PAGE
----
(11) Schilt, A.A Perchloric acid and perchlorates. G. Frederick Smith Chemical Company, 1979
(12) NFPA 430. Code for the storage of liquid and solid oxidizers. 1995 edition. National Protection Association, 1995. p. 430-1 to 430-16
(13) Fire protection guide to hazardous materials. 13th ed. Edited by A.B. Spencer, et al. National Fire Protection Association, 2002. NFPA 49; NFPA 491
(14) Forsberg, K., et al. Quick selection guide to chemical protective clothing. 4th ed. Van Nostrand Reinhold, 2002
(15) Cotton, F.A., et al. Advanced inorganic chemistry: a comprehensive text. 4th ed. John Wiley and Sons, 1980. p. 235-236, 242, 244-245
(16) On-line LogP (octanol/water partition coefficient) database, including experimental data (Interactive LogKow (KowWin)). Available at: <//>
(17) Occupational Safety and Health Administration (OSHA). Perchloric acid. In: OSHA Chemical Sampling Information. Revision Date: 01/15/1993. Available at: <>
(18) Urben, P.G., ed. Bretherick's reactive chemical hazards database. 6th ed. Version 3.0. Butterworth-Heinemann Ltd., 1999
(19) Graf, Jr., F.A. Safe handling of perchloric acid. Chemical Engineering Progress. Vol. 62, no. 10 (Oct. 1966). p. 109-114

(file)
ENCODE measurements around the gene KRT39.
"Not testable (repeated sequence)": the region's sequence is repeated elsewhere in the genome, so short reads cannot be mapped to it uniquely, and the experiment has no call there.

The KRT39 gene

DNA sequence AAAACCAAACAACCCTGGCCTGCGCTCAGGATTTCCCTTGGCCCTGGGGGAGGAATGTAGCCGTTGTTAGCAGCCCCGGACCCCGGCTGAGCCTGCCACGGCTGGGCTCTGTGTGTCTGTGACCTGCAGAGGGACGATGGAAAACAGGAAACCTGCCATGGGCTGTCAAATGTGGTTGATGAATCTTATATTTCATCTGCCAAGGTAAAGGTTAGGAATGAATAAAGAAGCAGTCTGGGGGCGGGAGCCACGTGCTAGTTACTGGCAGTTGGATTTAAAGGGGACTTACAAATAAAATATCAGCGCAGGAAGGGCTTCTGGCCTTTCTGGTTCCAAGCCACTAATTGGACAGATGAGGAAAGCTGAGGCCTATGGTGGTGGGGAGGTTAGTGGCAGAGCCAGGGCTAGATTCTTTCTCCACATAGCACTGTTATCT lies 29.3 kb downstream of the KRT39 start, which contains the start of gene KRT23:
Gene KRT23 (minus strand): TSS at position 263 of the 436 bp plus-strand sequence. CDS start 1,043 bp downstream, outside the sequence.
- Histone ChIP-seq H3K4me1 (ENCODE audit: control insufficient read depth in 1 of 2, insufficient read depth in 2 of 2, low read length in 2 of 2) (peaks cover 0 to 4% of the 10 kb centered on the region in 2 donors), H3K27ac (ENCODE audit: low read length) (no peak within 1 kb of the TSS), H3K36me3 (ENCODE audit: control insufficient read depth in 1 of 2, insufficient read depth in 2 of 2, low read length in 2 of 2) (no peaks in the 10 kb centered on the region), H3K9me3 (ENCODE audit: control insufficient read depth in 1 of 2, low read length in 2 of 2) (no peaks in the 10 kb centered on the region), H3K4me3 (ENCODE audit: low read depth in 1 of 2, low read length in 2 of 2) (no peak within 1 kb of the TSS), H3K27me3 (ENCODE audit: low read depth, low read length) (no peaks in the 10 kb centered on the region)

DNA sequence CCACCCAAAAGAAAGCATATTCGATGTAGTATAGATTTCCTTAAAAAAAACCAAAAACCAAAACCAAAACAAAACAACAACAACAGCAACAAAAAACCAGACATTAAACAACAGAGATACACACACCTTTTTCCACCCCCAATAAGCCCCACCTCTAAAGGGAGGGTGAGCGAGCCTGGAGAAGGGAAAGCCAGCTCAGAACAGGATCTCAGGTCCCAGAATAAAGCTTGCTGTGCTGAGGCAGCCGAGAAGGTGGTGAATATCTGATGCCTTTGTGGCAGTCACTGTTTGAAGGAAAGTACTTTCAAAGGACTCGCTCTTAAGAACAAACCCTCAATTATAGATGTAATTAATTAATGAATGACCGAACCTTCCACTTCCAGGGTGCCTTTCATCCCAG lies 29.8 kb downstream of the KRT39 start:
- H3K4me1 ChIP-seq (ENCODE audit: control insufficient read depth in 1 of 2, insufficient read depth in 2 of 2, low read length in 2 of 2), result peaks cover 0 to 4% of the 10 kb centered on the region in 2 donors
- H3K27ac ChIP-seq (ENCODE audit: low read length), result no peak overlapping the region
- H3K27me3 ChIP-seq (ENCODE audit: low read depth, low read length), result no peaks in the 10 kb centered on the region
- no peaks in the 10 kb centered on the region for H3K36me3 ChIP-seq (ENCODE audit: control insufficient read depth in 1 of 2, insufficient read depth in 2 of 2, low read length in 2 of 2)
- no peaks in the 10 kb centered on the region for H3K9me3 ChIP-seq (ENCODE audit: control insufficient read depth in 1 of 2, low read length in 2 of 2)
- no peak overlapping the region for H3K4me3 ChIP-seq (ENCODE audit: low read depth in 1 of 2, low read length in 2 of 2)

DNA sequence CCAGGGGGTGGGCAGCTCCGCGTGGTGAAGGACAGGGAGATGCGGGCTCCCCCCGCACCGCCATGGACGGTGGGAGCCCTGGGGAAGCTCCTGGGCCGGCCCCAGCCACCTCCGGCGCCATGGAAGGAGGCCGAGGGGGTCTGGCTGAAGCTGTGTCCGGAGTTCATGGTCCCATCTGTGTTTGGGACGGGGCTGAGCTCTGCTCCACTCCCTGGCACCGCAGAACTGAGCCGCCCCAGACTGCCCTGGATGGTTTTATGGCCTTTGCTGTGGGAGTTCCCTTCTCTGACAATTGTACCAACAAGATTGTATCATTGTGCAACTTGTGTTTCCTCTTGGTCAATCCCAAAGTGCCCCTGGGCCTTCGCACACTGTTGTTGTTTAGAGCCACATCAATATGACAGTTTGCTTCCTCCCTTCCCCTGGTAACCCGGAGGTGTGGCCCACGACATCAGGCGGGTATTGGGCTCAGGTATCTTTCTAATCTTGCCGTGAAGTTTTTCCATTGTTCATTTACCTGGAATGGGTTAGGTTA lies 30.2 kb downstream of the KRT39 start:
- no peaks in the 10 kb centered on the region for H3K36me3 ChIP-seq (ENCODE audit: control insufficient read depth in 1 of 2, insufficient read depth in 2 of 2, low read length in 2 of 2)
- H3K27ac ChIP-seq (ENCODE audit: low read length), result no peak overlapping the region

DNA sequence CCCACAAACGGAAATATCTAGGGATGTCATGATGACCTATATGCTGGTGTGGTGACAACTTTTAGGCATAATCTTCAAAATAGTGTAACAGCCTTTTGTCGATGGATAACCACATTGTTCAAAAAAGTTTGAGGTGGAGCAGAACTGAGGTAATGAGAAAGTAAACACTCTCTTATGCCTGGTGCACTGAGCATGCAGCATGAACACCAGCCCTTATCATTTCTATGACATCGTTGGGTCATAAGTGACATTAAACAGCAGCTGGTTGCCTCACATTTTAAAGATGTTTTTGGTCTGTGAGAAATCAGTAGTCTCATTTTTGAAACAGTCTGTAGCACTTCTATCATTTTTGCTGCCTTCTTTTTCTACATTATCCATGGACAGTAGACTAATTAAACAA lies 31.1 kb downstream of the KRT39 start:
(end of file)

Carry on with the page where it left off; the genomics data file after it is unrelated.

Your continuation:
(20) Schweitzer, P.A. Corrosion resistance tables: metals, nonmetals, coatings, mortars, plastics, elastomers and linings, and fabrics. 4th ed. Part C, P-Z . Marcel Dekker, Inc., 1995. p. 2141-2148
(21) Corrosion data survey: metals section. 6th ed. National Association of Corrosion Engineers, 1985. p. 94-10 to 95-10
(22) Corrosion data survey: nonmetals section. 5th ed. National Association of Corrosion Engineers, 1983. p. 249 (1-17), 250 (13-17)
(23) European Economic Community. Commission Directive 93/72/EEC. Sept. 1, 1993
(24) Industrial Hygiene Group, Safety and Health Division, Brookhaven National Laboratory. Perchloric acid sampling and analysis procedure. Standard Operating Procedure. Number: IH75200. Revision: SHSD Final Rev 0. Date: 2001-09-28. Available at: <>

Information on chemicals reviewed in the CHEMINFO database is drawn from a number of publicly available sources. A list of general references used to compile CHEMINFO records is available in the database Help.

Review/Preparation Date: 2003-03-24

Revision Indicators:
Resistance of materials for PPE 2004-04-08
Bibliography 2004-04-08
US transport 2005-11-10
Chemical name 2005-11-21
pH 2006-01-05